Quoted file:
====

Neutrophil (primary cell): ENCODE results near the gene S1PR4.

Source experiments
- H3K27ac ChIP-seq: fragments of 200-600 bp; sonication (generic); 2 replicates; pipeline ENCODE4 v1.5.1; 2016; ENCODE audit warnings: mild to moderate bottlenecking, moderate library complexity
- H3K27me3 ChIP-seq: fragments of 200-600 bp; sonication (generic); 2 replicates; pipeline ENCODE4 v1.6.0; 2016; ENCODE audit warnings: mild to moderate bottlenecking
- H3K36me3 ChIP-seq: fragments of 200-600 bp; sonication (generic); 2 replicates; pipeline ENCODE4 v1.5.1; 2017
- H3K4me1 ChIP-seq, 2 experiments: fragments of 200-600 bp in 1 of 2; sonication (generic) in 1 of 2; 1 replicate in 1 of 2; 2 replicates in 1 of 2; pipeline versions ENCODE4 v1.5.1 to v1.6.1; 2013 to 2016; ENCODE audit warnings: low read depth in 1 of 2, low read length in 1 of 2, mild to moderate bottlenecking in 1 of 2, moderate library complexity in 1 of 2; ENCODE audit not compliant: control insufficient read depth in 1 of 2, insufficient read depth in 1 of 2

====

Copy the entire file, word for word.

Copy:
Neutrophil (primary cell): ENCODE results near the gene S1PR4.

Source experiments
- H3K27ac ChIP-seq: fragments of 200-600 bp; sonication (generic); 2 replicates; pipeline ENCODE4 v1.5.1; 2016; ENCODE audit warnings: mild to moderate bottlenecking, moderate library complexity
- H3K27me3 ChIP-seq: fragments of 200-600 bp; sonication (generic); 2 replicates; pipeline ENCODE4 v1.6.0; 2016; ENCODE audit warnings: mild to moderate bottlenecking
- H3K36me3 ChIP-seq: fragments of 200-600 bp; sonication (generic); 2 replicates; pipeline ENCODE4 v1.5.1; 2017
- H3K4me1 ChIP-seq, 2 experiments: fragments of 200-600 bp in 1 of 2; sonication (generic) in 1 of 2; 1 replicate in 1 of 2; 2 replicates in 1 of 2; pipeline versions ENCODE4 v1.5.1 to v1.6.1; 2013 to 2016; ENCODE audit warnings: low read depth in 1 of 2, low read length in 1 of 2, mild to moderate bottlenecking in 1 of 2, moderate library complexity in 1 of 2; ENCODE audit not compliant: control insufficient read depth in 1 of 2, insufficient read depth in 1 of 2